Suing your solicitor should really only be a last resort, especially as the maximum award that the new Legal Complaints Service (LCS) can make is £15,000.
The big advantage of the using the LCS is that if you are not able to prove your complaint, you are not saddled with a further legal bill and the costs incurred by the solicitors in defending your claim. Plus, using the LCS does not preclude you from taking court action later.
However, if £15,000 doesn't even begin to address the source of your complaint, or your complaint involves issues of law or fact that are too complex for the LCS to adjudicate on, then the only other recourse is to take legal action against your solicitor for negligence. Negligence is defined as the failure of a solicitor to exercise the same care that a “reasonable” or “ordinary” solicitor would have taken in similar circumstances. You can also sue your solicitor for negligence if they have acted when a “reasonable” or “ordinary” solicitor in similar circumstances would not have acted (for example, in a conflict of interest situation or in a case that you had little chance of winning). The biggest single source of negligence claims is in respect of personal injury claims, followed by commercial property and conveyancing.
The potential costs of an unsuccessful claim can be serious, but if you are determined to take this course of action, you can use www.takelegaladvice.com to find firms that will take your case or you can double-check with the LCS to see which specialist solicitors are on its Negligence Panel Scheme. Solicitors will normally provide an hour's free advice on the practicalities of suing your solicitor and prospects of success in your case. If you do have a potential claim, you should then get independent legal advice (whether from the LCS's recommended lawyer or elsewhere) and inform the solicitor you intend to sue that you intend to take action. You should also check if you are eligible for legal aid or have legal expenses insurance that covers the cost.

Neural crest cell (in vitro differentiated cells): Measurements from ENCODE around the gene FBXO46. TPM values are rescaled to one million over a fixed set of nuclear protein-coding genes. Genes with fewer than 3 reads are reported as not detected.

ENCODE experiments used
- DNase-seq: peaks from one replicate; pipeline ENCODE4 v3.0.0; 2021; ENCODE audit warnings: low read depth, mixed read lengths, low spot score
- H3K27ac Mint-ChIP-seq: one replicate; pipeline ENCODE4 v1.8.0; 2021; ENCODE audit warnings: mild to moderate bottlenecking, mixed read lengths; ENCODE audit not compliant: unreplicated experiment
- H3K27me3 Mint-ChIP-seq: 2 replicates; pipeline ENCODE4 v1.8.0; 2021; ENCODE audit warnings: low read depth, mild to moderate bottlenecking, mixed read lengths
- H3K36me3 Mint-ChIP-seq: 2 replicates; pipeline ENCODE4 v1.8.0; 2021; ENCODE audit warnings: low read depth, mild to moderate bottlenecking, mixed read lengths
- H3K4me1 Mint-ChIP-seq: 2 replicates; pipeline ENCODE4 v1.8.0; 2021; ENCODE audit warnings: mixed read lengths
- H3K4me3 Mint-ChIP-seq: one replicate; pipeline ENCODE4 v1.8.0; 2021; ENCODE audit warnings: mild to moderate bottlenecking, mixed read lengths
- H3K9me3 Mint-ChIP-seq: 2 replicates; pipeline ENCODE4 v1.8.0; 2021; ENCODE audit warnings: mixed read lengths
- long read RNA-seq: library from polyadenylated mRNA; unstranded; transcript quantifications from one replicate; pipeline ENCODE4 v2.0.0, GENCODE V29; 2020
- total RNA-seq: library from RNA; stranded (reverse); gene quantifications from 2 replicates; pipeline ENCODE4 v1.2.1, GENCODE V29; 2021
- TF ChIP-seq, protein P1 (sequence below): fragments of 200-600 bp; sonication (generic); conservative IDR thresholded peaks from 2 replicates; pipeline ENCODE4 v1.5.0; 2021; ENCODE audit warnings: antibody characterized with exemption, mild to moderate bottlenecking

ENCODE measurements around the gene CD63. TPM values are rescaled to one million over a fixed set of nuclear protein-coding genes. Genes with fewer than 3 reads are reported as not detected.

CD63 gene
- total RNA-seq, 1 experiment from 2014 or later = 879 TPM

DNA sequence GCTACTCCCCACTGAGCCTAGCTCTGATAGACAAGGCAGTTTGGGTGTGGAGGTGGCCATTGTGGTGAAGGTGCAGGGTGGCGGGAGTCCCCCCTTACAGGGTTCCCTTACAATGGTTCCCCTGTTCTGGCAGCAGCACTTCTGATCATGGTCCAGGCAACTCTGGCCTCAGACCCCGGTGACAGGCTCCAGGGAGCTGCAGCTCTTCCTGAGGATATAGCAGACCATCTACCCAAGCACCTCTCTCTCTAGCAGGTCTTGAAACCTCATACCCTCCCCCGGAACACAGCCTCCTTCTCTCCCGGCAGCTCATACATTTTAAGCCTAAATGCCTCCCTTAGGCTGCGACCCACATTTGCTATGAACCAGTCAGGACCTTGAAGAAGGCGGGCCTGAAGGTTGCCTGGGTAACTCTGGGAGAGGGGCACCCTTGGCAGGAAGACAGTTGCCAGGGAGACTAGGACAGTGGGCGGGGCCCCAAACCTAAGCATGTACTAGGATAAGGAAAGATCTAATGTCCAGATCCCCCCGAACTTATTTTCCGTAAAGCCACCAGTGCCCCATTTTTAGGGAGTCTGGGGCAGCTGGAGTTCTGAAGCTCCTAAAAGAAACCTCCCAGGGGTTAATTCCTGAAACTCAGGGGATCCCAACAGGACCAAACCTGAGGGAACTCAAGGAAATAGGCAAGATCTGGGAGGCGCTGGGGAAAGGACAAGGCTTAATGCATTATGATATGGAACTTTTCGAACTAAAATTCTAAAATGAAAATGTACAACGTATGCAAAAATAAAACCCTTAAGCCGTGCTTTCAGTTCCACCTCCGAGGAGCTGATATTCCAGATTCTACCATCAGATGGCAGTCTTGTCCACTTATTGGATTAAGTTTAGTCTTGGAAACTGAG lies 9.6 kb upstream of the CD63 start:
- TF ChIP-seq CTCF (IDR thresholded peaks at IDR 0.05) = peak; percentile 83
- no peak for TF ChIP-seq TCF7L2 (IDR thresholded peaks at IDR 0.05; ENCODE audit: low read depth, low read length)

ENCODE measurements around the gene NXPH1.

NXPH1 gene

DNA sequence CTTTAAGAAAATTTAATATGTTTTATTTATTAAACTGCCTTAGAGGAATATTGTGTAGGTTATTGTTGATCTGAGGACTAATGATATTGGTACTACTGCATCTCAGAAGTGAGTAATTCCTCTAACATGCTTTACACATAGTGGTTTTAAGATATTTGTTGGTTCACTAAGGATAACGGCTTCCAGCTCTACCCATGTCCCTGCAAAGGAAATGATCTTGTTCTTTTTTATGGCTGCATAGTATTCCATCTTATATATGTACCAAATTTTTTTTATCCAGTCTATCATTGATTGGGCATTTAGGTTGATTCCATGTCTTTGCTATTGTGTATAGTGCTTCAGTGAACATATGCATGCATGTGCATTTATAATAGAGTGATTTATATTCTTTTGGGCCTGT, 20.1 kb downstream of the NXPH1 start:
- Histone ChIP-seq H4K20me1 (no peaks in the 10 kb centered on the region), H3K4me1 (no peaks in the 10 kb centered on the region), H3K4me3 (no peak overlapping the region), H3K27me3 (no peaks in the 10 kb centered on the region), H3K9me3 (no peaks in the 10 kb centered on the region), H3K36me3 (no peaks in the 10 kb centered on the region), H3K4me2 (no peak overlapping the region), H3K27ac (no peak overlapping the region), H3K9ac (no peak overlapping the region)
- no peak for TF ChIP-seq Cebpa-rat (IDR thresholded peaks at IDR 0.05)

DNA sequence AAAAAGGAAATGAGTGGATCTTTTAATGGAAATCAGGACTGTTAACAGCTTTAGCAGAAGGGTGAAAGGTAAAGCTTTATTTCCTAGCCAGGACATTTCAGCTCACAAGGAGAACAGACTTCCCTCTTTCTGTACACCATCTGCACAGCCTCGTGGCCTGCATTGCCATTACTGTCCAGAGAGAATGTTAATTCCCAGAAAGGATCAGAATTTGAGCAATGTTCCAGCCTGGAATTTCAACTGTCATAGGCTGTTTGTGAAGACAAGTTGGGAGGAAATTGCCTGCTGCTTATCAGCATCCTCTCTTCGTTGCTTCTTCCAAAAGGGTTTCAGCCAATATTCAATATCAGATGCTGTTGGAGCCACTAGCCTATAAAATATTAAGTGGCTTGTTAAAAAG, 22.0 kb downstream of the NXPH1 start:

The case can then be pursued through the courts or by contacting the solicitors' professional indemnity insurers (all practising solicitors are required to have insurance against negligence claims in place). If the insurers do become involved, they will conduct an investigation and may decide to settle your claim out of court. Whatever happens, it likely to be a drawn-out process.
For complaints about bills, the LCS has a free bill-checking service, which will decide whether your bill is fair and reasonable. The only exception to this rule is when a bill relates to court proceedings (such as in divorce cases) in which case you will have to ask the court to assess your bill and you may be liable for the other side's costs if you unsuccessful.